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The Honolulu Advertiser

Posted on: Sunday, February 13, 2005

You can't put a price tag on love, so why try?

By Michael C. DeMattos

I am not one for the commercialization of holidays, so you will not find me at the mall hunting down the perfect Valentine's Day gift for my wife.

It bothers me that holidays have been reduced to making a buck at the expense of consumers. There will be no chocolates, flowers, or stuffed animals waiting for my wife at work. I believe there are better ways to express one's feelings.

Still, I am a ritualist at heart, so we will celebrate the holiday, I just will not let the corner store tell me what to buy and how much to spend.

It is not that I don't appreciate all that she means to me, and it is not that she is not worth every penny that I could spend on her. The reality is that I do not earn enough money to "show" her how much I care for her.

I am offended when I see commercials that try to tell us how much our loved ones are worth. Is my wife worth a box of chocolates? More than a box; perhaps a freighter full, imported direct from Switzerland. Is she worth a bouquet of flowers? More than a bouquet; perhaps an entire field abloom in spring. Is she worth a diamond? More than a single stone; she merits an entire cave glistening from top to bottom. Is she worth a card? More than a card, and even more than the touching poem found inside. In the end, anything that I could afford would be a sorry surrogate for what she truly deserves. How presumptuous to put a price tag on love.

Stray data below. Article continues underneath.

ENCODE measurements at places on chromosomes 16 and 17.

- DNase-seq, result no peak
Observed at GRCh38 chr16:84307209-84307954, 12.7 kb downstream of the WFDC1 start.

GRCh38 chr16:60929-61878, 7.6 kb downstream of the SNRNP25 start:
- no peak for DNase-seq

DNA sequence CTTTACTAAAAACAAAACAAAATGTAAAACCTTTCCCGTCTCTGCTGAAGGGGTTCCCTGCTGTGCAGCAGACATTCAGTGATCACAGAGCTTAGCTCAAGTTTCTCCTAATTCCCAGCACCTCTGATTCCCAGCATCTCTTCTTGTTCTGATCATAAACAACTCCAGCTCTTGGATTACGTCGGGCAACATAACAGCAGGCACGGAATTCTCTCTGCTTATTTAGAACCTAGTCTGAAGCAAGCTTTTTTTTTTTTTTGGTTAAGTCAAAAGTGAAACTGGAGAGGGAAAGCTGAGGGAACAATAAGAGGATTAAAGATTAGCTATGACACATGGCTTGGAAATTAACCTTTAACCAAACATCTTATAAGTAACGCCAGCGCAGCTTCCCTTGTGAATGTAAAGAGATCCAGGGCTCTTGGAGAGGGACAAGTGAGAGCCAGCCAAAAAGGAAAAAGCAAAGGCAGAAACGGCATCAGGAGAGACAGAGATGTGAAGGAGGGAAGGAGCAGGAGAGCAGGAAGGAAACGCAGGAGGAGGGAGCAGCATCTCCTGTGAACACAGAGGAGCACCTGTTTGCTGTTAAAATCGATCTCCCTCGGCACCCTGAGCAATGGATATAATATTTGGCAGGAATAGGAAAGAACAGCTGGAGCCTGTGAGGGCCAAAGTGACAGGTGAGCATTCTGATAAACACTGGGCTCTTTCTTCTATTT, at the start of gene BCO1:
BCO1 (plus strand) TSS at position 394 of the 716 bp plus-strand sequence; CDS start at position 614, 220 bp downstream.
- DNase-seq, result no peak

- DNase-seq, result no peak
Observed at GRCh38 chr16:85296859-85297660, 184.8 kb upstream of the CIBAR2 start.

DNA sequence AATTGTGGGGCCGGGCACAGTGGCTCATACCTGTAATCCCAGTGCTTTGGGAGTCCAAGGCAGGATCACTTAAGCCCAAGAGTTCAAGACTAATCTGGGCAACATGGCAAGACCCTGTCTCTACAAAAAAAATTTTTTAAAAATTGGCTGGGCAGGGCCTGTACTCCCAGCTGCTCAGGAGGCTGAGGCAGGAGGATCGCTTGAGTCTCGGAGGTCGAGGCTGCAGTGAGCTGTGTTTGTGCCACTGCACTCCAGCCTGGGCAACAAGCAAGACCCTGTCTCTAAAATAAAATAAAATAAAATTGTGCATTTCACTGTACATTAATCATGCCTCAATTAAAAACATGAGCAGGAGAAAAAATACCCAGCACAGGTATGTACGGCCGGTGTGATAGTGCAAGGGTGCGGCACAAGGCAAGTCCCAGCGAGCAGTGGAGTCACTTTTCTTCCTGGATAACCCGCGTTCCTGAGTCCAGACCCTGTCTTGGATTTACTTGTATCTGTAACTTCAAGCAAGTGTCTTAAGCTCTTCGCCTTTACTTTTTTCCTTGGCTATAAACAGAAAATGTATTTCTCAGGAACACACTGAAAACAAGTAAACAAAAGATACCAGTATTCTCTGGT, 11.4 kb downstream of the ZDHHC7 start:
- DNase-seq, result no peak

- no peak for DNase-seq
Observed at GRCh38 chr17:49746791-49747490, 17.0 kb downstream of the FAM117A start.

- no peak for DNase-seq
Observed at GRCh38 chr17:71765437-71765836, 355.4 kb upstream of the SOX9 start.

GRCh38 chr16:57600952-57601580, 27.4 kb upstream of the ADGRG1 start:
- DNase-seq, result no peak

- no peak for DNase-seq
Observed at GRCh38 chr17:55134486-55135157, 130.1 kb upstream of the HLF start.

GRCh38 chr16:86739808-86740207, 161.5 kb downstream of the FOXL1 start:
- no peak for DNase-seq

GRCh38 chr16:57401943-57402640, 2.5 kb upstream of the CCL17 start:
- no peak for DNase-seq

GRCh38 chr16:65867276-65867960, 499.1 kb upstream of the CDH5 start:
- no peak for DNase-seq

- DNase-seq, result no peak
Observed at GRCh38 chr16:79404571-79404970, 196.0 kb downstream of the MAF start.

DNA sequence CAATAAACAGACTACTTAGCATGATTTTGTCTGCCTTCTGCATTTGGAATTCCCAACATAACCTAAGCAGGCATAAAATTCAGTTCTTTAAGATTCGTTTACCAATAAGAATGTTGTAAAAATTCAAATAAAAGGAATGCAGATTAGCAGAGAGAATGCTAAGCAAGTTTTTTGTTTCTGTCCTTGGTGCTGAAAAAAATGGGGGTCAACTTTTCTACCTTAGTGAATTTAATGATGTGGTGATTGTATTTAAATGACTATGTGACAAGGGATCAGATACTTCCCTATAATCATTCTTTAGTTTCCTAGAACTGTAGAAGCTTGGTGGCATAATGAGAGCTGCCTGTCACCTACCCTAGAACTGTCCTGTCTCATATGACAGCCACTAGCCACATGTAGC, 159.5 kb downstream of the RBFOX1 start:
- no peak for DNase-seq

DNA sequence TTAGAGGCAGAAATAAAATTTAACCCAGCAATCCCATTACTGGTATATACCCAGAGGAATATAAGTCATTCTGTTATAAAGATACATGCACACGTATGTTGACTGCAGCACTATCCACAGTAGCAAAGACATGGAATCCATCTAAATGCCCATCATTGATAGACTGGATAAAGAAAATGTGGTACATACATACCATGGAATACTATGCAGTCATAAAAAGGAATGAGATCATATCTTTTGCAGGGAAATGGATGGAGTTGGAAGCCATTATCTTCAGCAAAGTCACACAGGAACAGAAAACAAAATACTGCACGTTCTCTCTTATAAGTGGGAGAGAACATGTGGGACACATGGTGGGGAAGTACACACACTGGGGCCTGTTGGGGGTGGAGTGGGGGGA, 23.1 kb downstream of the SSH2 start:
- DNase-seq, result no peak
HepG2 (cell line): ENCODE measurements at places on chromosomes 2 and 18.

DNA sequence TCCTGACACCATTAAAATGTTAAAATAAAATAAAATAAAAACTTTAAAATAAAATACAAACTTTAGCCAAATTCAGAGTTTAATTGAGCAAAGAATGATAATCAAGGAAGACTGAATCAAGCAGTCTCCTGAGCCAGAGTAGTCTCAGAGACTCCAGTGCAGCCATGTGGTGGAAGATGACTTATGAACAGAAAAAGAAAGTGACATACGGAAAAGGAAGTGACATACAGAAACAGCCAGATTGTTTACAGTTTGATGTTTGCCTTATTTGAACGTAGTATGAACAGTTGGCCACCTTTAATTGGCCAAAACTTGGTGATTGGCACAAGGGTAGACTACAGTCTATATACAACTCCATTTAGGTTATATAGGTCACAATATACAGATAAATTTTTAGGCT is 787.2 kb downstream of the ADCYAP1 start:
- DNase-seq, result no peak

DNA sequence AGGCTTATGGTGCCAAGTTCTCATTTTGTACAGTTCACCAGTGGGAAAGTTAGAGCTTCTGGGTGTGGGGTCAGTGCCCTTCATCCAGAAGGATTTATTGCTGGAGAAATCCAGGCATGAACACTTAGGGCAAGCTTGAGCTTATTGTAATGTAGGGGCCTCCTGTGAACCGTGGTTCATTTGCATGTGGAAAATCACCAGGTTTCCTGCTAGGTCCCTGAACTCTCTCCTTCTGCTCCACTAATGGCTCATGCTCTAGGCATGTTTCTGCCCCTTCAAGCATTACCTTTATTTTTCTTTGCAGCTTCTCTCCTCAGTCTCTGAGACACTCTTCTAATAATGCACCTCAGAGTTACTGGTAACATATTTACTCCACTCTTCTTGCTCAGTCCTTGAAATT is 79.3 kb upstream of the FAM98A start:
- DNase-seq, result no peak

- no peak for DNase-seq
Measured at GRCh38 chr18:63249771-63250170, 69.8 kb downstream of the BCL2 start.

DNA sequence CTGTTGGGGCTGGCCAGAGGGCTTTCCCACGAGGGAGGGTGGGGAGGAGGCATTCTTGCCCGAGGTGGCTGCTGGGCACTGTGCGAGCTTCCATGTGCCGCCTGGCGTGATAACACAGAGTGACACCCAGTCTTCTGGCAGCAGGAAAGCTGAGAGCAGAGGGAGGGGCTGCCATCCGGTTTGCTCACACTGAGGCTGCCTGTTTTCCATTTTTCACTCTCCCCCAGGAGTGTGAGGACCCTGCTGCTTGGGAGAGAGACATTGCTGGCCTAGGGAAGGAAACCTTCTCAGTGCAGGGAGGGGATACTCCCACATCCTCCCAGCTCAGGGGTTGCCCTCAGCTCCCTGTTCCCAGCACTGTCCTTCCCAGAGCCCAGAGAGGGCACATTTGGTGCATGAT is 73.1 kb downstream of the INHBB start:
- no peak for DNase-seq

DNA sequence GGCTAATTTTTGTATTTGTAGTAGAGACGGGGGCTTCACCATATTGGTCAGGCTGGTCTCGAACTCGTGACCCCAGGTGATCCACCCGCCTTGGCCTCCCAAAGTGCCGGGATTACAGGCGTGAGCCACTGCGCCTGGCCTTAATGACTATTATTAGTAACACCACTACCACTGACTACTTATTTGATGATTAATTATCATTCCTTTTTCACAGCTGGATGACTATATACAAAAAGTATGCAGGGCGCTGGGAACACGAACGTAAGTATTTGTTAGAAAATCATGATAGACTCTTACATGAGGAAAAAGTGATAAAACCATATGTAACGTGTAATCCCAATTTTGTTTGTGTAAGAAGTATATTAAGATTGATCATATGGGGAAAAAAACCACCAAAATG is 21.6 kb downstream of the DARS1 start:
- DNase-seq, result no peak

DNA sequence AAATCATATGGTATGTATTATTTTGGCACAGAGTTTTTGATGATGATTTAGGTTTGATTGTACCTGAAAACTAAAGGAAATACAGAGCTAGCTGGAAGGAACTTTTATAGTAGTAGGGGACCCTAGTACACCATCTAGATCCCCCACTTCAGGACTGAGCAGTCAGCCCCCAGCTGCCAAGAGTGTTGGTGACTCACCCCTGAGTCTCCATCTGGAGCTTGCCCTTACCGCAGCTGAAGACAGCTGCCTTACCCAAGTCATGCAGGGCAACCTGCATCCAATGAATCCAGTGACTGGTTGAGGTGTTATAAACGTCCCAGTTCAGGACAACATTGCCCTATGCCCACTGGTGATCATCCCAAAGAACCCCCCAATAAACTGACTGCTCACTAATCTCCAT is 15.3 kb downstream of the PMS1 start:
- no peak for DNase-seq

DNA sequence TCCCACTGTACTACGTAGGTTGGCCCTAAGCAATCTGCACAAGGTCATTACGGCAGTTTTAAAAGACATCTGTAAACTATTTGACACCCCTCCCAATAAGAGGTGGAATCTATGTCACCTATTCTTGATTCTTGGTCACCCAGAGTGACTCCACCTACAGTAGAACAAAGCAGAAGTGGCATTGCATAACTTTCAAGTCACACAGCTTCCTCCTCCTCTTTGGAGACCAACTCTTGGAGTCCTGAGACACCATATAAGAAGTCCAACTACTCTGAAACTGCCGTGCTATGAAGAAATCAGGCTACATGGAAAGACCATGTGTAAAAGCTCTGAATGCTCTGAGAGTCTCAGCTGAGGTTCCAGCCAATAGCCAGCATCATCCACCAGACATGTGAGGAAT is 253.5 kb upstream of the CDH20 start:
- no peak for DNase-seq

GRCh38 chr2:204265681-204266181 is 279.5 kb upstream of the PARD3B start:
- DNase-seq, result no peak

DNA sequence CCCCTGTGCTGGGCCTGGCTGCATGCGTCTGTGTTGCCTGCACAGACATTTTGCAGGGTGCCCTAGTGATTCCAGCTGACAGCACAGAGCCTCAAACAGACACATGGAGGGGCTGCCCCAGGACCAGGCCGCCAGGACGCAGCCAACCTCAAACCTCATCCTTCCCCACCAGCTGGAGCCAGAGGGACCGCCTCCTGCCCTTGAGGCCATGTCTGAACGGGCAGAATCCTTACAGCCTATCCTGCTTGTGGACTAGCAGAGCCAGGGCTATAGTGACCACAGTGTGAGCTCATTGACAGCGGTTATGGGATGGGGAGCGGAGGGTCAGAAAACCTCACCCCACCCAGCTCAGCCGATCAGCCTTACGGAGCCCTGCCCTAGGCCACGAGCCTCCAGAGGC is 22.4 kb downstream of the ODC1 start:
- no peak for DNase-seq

Still, I am a romantic at heart, but I am not punch drunk when it comes to love. My wife does not complete me. I am not half a man made whole because of her love for me. I may be less the man than I would like to be, and she may see me as more of a man than I actually am, but I am convinced that in our marriage, I am a better man than I have ever been. I am most myself when I am with her, and while it may not always be pretty, it is real.

My wife is not my reason for living, but she does make life sweeter. She shares in my triumphs and tragedies, offers me solace when I am down, and is the only one who can kick me in the rear when I need to get off my rear.

My wife does not make me whole, but she makes wholeness seem possible. Like everyone else on the third rock from the sun, I have flaws. I brought them to my marriage and carry many of them still, but I carry them well, thanks to her.

So here I am, in the same place that I was last year, trying my best to put into words all the feelings that I have tried to give voice to for 364 days; words that should be said each and every day, not because I have to, but because I want to.

I only wish that I might be to her what she has been to me for the last 15 years.

I may never be able to express all that I feel, but perhaps this year, I will find the words, and she will hear them, and she will know my heart. She deserves nothing less than the best I have to offer and that cannot be found in a jeweler's case.

Family therapist Michael C. DeMattos has a master's degree in social work.